[Hyponatraemia (serum sodium concentration < 136 mmol/l) is the most frequent electrolyte abnormality that inceases the risk of both in-hospital, and outpatient mortality. Antidiuretic hormone action or low glomerular fitration rate or low excretable osmoles or their combination are involved in its pathogenesis. Differential diagnosis is based on medical and medication histories, serum- and urine osmolality and urine sodium concentration. Measurement of fractional excretions of urea and uric acid help identifying low effective circulting volume, renal hypoperfusion. Symptomatic hyponatraemia or an acute decrease of serum sodium concentration exceeding 10 mmol/l should be treated with 3% NaCl to avoid impending threat to life. The principles of the treatment of chronic hyponatraemia are restriction of water intake and elimination of etiologic factor(s) (eg. medications - most often thiazides). In case of contracted axtracellular volume, isotonic saline should be given. In case of euvolaemia, restriciton of water intake is fundamental. In case of expanded extracellular volume, (heart failure, liver cirrhosis, nephrosis), water and NaCl intake should be restricted along with aldosteron antagonist and loop diuretic therapy. In chronic hyponatraemia, the rise of serum sodium concentration should not exceed 10 mmol/l during the first 24 hours and 8 mmol/l/day thereafter. ]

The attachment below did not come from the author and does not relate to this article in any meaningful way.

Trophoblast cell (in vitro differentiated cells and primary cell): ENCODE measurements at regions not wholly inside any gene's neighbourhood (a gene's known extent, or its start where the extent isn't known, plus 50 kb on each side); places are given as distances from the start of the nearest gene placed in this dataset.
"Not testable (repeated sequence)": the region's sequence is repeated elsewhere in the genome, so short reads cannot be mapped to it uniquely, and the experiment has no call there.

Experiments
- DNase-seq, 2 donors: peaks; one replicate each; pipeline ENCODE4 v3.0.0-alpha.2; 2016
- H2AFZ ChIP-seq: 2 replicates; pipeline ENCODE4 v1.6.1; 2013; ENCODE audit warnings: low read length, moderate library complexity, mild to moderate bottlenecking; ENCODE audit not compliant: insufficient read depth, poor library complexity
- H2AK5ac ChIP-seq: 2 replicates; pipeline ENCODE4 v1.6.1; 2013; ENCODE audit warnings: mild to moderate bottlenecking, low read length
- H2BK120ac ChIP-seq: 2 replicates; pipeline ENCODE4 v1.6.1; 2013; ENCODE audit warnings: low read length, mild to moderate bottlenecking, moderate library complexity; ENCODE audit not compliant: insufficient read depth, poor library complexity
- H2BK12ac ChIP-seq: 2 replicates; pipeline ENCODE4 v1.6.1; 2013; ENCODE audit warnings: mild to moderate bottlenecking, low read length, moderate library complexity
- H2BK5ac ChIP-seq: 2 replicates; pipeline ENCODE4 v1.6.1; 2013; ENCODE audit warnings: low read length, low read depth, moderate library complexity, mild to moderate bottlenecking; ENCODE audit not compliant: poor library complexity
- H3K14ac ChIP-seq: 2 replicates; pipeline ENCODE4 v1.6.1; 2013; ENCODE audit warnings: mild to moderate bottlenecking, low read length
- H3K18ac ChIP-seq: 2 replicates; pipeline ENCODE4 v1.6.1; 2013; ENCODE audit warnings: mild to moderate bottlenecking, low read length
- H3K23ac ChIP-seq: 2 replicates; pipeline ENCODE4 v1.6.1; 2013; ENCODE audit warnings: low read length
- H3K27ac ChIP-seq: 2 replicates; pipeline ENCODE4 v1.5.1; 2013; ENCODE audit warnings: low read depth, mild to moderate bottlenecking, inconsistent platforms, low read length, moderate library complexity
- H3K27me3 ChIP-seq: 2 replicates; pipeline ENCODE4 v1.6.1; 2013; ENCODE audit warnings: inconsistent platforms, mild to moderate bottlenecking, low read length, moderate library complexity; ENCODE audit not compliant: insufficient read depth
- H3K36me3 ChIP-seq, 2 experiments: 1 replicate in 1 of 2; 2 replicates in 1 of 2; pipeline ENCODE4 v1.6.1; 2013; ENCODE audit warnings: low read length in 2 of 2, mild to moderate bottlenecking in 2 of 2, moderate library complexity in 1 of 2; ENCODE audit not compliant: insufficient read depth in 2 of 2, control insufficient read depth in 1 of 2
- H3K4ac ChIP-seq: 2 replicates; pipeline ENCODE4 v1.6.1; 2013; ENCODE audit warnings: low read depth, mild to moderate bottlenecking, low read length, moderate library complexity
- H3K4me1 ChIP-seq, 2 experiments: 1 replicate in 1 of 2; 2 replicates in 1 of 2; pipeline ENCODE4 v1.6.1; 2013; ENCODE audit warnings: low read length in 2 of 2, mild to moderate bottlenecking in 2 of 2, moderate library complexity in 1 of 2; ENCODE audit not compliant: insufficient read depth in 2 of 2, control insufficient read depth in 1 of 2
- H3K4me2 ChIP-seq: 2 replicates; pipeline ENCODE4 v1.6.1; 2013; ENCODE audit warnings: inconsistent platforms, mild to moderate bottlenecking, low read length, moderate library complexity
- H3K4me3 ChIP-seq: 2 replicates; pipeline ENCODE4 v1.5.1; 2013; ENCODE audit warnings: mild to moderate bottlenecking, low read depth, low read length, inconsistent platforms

Clinical Neuroscience

SEPTEMBER 30, 2018

A rare condition mimicking stroke: Diabetic uremic encephalopathy

TEKESIN Aysel, ERDAL Yuksel, MAHMUTOGLU Soydan Abdullah, HAKYEMEZ Ahmet, EMRE Ufuk